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Why franchises fail

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Though buying a franchise carries less risk than starting a business from scratch, like any business start-up, franchise businesses too can fail if not run properly by either the franchisee or the franchisor.

The realism is that many franchises have failed in the past and many more will do so in the future. This is not be a scare tactic to put you off buying a franchise, but more a warning that you need to do your due diligence to make sure that you are buying into a franchise that is right for you and has the potential to be successful.

Unfortunately there are bad franchises as well as good franchises out there with franchisors concerned only about expanding quickly to make money with no real plans for longevity. If you do your due diligence properly then you will be able to spot these rogue franchises.

Below are some reasons why franchises can fail.

No systems in place
Franchising revolves around systems. Franchisors need to have good systems in place in order to replicate the success of their business through franchising. If the business has no systems, or relies solely upon the skills of individuals, then it cannot be franchised.

A good franchise business has everything documented and systemised so that they can pass it on to other individuals to follow and be as successful as them. Most franchisors do not require franchisees to have experience in their industry as they will be trained in how to follow the systems.

No track record
We have been approached a lot at exhibitions by people who have an idea for a business that they want to set up as a franchise! These are usually people greedy for instant success and concerned only for building a “franchise” up quickly and making money. A business needs to be running successfully before it can be franchised. Make sure that your franchisor has a good track record of running a successful business.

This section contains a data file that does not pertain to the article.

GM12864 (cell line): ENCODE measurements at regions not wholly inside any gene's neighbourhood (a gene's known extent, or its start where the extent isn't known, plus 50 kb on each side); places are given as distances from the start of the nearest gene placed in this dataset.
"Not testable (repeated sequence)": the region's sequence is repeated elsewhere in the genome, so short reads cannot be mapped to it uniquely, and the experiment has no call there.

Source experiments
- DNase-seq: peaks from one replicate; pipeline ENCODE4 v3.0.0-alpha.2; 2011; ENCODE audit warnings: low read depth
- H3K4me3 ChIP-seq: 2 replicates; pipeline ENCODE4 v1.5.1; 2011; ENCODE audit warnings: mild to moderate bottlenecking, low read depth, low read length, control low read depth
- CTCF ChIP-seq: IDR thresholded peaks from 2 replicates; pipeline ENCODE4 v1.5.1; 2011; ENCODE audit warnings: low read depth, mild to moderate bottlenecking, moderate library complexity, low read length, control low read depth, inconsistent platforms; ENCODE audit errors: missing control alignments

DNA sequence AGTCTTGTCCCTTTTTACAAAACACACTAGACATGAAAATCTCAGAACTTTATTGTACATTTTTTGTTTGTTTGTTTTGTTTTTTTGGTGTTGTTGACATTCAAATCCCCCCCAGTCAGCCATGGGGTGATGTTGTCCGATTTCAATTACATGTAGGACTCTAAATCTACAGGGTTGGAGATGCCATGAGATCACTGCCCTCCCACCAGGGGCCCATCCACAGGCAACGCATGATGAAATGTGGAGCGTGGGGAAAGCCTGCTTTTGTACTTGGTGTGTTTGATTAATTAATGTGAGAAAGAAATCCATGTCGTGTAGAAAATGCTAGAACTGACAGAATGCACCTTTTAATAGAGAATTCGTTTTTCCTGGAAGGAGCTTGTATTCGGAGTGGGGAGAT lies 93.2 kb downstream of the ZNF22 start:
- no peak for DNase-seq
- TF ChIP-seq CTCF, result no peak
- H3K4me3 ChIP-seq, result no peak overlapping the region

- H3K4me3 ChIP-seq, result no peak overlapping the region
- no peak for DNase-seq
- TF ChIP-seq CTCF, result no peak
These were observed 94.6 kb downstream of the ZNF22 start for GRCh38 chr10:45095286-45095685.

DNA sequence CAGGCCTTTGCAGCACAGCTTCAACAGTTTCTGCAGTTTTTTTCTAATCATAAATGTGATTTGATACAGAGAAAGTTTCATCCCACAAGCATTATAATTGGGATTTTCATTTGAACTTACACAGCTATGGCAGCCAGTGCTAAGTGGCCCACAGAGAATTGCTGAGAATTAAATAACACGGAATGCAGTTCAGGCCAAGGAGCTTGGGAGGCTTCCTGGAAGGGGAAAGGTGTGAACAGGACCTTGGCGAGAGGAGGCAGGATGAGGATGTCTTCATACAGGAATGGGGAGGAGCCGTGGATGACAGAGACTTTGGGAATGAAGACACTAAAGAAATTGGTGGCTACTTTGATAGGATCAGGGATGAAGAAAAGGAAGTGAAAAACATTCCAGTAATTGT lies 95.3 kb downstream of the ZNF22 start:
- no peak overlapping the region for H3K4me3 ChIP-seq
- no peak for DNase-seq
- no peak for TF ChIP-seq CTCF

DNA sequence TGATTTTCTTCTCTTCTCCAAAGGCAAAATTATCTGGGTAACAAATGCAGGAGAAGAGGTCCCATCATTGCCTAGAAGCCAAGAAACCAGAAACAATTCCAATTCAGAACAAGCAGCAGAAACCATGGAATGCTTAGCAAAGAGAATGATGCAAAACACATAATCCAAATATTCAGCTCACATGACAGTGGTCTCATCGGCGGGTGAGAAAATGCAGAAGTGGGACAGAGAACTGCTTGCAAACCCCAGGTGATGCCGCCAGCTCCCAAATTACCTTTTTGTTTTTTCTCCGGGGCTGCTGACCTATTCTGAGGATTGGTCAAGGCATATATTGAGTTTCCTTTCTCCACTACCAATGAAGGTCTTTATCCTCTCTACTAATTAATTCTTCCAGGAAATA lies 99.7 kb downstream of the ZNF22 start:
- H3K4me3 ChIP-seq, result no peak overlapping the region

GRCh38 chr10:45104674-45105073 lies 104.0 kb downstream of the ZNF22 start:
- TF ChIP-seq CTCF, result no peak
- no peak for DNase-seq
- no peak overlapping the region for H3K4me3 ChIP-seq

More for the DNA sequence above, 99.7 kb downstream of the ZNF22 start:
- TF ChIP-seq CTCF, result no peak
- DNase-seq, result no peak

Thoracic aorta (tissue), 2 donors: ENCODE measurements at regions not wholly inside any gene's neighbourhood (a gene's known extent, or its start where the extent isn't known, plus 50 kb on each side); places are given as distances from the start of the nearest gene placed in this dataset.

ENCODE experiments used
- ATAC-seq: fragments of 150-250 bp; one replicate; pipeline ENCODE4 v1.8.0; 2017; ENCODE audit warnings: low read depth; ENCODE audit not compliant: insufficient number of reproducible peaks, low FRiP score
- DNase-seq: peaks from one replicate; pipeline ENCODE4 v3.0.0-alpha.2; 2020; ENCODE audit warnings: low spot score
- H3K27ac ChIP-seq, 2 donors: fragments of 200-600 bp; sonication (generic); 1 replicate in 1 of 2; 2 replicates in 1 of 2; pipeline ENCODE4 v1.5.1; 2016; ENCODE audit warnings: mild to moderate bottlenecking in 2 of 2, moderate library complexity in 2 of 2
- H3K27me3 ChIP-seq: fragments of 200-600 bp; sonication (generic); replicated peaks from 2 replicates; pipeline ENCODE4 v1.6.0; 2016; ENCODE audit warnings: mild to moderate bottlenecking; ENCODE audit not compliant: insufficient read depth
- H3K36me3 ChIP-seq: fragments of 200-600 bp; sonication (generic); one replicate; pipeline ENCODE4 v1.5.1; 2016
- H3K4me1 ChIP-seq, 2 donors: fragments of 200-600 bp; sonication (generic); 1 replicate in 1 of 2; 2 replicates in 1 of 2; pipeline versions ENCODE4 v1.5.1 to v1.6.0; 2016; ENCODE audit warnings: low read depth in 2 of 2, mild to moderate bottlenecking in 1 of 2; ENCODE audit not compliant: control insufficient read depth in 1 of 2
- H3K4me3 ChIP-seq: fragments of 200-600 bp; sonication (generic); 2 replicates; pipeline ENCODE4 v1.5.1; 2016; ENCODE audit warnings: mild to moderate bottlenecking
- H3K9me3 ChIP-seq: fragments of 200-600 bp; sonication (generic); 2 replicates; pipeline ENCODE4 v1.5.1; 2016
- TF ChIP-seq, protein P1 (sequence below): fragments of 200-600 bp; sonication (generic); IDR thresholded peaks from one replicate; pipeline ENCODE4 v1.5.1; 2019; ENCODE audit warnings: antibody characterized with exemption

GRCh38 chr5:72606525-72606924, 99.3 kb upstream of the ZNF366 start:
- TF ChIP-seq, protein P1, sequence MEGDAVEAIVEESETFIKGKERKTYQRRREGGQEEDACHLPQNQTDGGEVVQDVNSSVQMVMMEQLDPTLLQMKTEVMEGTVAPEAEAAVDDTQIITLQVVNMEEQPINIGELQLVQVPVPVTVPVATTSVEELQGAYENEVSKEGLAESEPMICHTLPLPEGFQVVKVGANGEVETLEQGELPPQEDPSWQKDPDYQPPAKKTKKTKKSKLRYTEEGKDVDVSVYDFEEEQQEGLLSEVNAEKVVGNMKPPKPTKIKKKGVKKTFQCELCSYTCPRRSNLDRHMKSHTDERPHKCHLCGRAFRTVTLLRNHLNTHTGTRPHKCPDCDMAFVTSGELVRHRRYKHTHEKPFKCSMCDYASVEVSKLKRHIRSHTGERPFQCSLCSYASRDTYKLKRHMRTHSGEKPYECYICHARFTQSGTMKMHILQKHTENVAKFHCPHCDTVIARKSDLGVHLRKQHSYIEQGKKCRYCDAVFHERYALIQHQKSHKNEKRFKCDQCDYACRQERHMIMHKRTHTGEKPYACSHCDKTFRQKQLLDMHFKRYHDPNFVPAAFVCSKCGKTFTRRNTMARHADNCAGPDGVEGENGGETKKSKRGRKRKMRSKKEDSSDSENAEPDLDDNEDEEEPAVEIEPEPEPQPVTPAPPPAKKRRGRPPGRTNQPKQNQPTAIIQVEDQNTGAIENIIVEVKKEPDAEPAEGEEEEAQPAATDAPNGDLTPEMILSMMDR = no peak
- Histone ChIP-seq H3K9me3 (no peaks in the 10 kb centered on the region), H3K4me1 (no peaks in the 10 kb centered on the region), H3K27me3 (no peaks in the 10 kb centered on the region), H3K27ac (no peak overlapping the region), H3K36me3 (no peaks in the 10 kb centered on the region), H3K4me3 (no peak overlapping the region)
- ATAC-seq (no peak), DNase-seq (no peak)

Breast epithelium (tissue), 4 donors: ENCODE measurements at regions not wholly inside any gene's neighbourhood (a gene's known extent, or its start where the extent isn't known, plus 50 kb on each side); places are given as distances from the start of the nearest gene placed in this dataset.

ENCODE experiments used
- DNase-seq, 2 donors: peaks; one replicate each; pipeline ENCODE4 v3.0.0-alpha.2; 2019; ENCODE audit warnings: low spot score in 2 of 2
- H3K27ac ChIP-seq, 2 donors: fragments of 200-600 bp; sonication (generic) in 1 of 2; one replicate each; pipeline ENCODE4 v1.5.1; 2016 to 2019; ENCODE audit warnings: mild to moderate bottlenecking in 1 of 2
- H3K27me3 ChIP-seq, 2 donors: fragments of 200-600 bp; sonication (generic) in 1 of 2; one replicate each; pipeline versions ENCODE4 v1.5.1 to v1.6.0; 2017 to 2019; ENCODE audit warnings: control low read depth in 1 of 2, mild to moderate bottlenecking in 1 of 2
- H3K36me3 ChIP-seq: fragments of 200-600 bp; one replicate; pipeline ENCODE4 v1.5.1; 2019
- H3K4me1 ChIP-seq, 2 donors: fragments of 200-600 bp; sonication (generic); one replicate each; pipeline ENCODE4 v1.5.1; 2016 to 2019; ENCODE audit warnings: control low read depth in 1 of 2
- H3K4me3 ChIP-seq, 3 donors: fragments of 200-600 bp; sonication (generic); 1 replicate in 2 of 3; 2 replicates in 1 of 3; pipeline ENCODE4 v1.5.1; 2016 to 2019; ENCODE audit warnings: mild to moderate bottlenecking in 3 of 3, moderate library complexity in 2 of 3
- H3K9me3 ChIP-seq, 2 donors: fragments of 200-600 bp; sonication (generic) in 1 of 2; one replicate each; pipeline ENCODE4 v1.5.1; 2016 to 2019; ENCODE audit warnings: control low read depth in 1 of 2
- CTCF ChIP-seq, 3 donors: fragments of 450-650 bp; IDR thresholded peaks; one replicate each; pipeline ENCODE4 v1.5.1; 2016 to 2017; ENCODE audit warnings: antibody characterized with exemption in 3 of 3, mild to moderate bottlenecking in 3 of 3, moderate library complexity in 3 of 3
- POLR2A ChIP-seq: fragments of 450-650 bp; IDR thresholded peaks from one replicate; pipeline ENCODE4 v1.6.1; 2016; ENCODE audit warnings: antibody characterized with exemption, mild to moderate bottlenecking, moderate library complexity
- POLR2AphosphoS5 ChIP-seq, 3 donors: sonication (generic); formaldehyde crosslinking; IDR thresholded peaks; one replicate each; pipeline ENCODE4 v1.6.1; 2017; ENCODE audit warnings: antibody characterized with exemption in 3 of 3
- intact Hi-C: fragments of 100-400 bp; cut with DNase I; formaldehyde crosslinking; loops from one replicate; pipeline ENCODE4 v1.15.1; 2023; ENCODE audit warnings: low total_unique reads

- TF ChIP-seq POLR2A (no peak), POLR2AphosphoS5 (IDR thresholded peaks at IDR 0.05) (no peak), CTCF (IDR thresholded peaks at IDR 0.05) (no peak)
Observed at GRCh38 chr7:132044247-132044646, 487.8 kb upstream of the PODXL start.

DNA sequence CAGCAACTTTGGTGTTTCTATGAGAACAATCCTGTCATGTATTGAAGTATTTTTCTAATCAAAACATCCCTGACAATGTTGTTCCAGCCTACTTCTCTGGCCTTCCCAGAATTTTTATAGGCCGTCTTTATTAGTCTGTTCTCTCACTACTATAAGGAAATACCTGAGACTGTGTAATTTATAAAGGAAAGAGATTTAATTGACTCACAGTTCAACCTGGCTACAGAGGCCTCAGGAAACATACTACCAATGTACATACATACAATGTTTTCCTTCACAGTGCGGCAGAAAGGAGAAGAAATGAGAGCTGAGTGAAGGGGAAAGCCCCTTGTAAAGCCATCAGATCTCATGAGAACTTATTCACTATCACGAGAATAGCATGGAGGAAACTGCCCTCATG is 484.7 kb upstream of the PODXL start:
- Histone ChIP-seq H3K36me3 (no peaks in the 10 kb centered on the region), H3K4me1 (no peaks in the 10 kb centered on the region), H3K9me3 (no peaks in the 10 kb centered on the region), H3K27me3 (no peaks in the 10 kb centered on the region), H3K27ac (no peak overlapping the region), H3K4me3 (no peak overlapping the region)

All franchises have to start somewhere and so if you are one of the first franchisees, then this should not be an issue if they have evidence of the business being run profitably before being franchised. A good franchisor will have run a pilot franchise to make sure that the business can be franchised and to help iron out issues that may arise before it is rolled out as a franchise.

Location, location, location
Getting the location right is not just relevant to someone buying a house, but also to buying a business. Though not all franchises need to be based in prime locations e.g. some are home based, office based or mobile franchises, if you are however buying a retail franchise which relies on footfall, then you need to be in a good location. Your franchisor needs to be able to get you premises in a popular area. Even some of the bigger franchises such as McDonalds would not do well if in a poor location, though a not so well known franchise would do well if in a great location. Being in a prime location is key factor in being successful. A good franchisor will spend time finding the right location for you.

Lack of marketing
An established, well-known franchisor will undertake national marketing to continue to promote the brand throughout Australia as well as some local marketing to create awareness in your area for your franchise.

Smaller franchises require more marketing as they are not as well-known and so the franchisor should have a marketing plan in place to help promote and gain recognition nationally as well as locally. If a franchisor has not got a marketing fund, then they will struggle to promote the business and win customers. Without any brand presence, the franchisee will just become like an independent and not benefit from being part of a franchise network. Franchisors should contribute some of the money the get from selling a franchise to a shared marketing fund. A good franchisor would see the long term benefits of doing this, a bad franchisor that is just out to make as much money as possible in the quickest time, will not want to invest their money in this.

It is therefore important that you ask the franchisor about their marketing plan and how they will help promote you.

Market saturation
Check your local market to see what competition there is for the product or service you would be selling. If no one else is doing it then you need to look at whether there is a market for it and equally if there is lots of competition, then it could be hard for you to gain market share. Look at your competition and what they offer and compare it to what you would be offering and if you have any competitive edges over them. Having a USP would help your business to stand out but if your franchise business would be offering a similar or inferior service to everyone else, then you could struggle.